I stumbled back to my car and ugly-cried for a few minutes. But then, I felt hopeful. When you get right down to it, we all want the same things—safety, respect, and a little compassion. Surely we can work at making that a reality for everyone?

Watching Trump and Hillary play kickball at recess

I don’t know how it was at your grade school, but in Slidell, Louisiana, in the late 1960s, we had certain playground customs.

Photo by simpleinsomnia, Flickr Creative Commons, http://bit.ly/24Ibb0K
Photo by simpleinsomnia, Flickr Creative Commons, http://bit.ly/24Ibb0K

So, for example, if you decided to choose up teams for kick ball (or play a game that required someone to be “it”), nobody—at least at Florida Ave Elementary—began with, “One potato, two potato, three potato, four…” That was, well, so fifties.

We had far cooler “selection rhymes.” My friend Craig usually went with:

“Engine, Engine #9, going down Chicago Line…if the train should jump the track, do you want your money back?”

“Yes.”

“Y-E-S spells yes, and…(pause for Craig to do word math in his head, trying to figure out how to manipulate the outcome and subtly stop on the kid he either wanted on his team or wanted to be “it”) you are definitely…going to…be…the one…who is IT!”

I preferred a rhyme I learned from my friend, Cheese:

“My mother and your mother were hanging out clothes. My mother smacked your mother right smack in the nose. What color was the blood?”

“Green.”

“G-R-E-E-N spells green and you are…not on my team…this game…but YOU are!”

After the game got underway, that kid nobody liked would run up and ask which side he could join. If we didn’t resort to lying — “Sorry, but the principal said we can’t have more players than this” — someone (or several someones) would yell emphatically, “Tick tock, the game is locked!”

Inclusiveness was not our strong suit. The girls, jumping rope on the far side of the schoolyard usually went with the far more literary, but equally exclusionary: “Criss cross, applesauce, no one else can play with us.”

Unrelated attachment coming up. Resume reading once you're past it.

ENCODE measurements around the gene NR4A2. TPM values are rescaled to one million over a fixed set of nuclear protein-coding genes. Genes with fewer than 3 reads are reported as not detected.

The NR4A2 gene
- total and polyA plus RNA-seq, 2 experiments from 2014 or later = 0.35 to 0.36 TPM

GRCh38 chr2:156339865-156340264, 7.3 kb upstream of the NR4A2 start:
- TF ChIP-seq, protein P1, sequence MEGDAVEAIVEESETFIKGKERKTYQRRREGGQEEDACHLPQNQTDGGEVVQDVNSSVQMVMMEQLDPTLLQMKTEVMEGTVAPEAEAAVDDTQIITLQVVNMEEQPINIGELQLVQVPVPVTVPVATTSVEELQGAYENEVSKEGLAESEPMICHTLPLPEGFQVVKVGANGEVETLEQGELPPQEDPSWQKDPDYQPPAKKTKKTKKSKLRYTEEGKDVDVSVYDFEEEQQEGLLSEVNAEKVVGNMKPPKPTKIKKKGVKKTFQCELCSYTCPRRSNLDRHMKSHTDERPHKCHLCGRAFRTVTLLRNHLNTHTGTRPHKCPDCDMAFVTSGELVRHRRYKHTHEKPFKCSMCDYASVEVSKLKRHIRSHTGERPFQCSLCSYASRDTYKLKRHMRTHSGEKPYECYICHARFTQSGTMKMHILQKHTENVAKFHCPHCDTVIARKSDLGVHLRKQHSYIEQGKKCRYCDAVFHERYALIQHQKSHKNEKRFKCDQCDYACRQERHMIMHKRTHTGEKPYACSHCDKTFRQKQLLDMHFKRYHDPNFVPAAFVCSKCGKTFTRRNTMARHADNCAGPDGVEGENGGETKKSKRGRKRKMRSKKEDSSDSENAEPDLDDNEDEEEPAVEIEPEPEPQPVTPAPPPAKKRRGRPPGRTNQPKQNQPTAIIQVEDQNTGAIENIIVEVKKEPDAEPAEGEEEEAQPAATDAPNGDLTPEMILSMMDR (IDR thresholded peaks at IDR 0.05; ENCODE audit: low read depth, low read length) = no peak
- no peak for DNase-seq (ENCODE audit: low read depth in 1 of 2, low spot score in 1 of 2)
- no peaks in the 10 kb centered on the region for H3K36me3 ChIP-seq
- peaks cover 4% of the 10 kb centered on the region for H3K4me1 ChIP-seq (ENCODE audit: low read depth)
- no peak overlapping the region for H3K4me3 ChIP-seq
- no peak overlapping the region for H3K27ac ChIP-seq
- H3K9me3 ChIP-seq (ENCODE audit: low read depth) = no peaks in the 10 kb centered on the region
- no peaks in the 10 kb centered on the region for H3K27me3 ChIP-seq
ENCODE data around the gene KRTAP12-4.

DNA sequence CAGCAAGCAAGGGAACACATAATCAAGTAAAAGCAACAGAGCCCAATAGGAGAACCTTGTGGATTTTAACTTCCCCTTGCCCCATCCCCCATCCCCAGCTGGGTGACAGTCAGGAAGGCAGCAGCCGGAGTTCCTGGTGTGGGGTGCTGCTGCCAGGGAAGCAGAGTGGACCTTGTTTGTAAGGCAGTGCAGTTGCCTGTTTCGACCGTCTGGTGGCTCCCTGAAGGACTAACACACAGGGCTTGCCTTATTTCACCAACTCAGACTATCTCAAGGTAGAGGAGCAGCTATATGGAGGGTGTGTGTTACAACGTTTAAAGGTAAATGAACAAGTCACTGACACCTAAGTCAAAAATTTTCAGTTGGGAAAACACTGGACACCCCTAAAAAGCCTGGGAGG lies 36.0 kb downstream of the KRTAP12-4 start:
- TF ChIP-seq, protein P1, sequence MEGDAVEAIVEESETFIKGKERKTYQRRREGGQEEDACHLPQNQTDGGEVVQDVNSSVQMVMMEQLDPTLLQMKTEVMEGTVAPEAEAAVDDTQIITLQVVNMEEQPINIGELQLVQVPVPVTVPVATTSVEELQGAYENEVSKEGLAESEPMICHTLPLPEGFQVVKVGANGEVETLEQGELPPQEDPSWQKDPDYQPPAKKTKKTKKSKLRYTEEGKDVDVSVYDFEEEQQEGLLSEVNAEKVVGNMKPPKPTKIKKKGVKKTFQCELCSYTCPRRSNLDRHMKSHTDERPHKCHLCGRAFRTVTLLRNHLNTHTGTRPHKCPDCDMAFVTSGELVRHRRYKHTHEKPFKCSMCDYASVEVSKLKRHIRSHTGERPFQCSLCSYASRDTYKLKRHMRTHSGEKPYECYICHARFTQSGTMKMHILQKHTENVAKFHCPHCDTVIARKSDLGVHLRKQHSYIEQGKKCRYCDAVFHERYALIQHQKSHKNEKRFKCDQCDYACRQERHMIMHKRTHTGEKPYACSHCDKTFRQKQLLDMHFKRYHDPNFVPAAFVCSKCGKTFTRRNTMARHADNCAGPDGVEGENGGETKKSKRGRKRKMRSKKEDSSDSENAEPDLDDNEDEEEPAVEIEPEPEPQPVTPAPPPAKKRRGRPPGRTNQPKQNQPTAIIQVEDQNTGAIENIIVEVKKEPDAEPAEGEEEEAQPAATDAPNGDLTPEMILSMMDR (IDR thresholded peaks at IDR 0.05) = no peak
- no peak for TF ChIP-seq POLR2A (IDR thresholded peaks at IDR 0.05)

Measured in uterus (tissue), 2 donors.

In races, if you got to be the “starter,” you would abuse your power by saying things like: “On your MARK…get SET (dramatic pause for tension while kids leaned forward until they were almost parallel to the ground)…SMOKE A CIGARETTE!” This resulted in making everyone look foolish—false starts, bodies collapsing in a heap. Such tricks were almost always met with a punch or two in the arm, and it was still totally worth it.

If, during dodgeball, let’s say, you declared a kid “hit” and told him to get out of the ring, he might threaten, “Why don’t you make me!?” To which you were expected to say in a snarky voice, “I don’t make trash, I burn it!” or sometimes, “You’re already made and too dumb to know it.” (Bam! Ten-year-old tough talk at its finest!)

If he resisted—bowing up or resorting to name-calling—one of your cohorts would step forward and speak of the cheater in third-person, “He thinks he’s hot snot on a golden platter. But he’s really cold boogers on a paper plate.” (A disgusting image, I know, but you have to admit: As put-downs go, that’s Hall of Fame-type material.)

Most times, the chastened kid would then turn to the “Old Faithful” of childhood comebacks, “I’m rubber, you’re glue. Whatever you say bounces off me and sticks to you!”

Then, if he still refused to leave the circle, someone might threaten, “C’mon, get out of the circle… or I’ll hit you so hard, I’ll kill your whole family!” Possible replies included “You and what army?” or “Better bring your lunch, ‘cuz it’s gonna take you all day.”

When everyone got bored with all this dumb bickering, we would call a temporary peace, lock arms and begin steamrolling across the playground like a row of German Panzer tanks, disrupting other games, tromping over any innocents in our way. Our chant? “We won’t stop! We won’t stop! We won’t stop for a lollipop!”

Then, smelling like a flock of goats and snickering proudly at all the carnage we’d inflicted, the bell would ring. Our teacher would appear, we’d line up by the door, and some kid, the class knucklehead usually, would blurt out some crass, off-color joke.

Maybe something like, “What’s brown and lies by the fence? (pause for maximum comedic effect, then the punchline) Gomer’s Pyle!” All the girls would scream,“Gross!” All the boys would hoot with laughter. The teacher would glare at us and shush us into the building.

DonkeyHotey, Flickr Creative Commons, http://bit.ly/1WmMaac
DonkeyHotey, Flickr Creative Commons, http://bit.ly/1WmMaac

I don’t remember what made me think of all this. But I think it may have been the result of watching the evening news about the 2016 Presidential campaign.

Feel free to draw your own parallels and conclusions.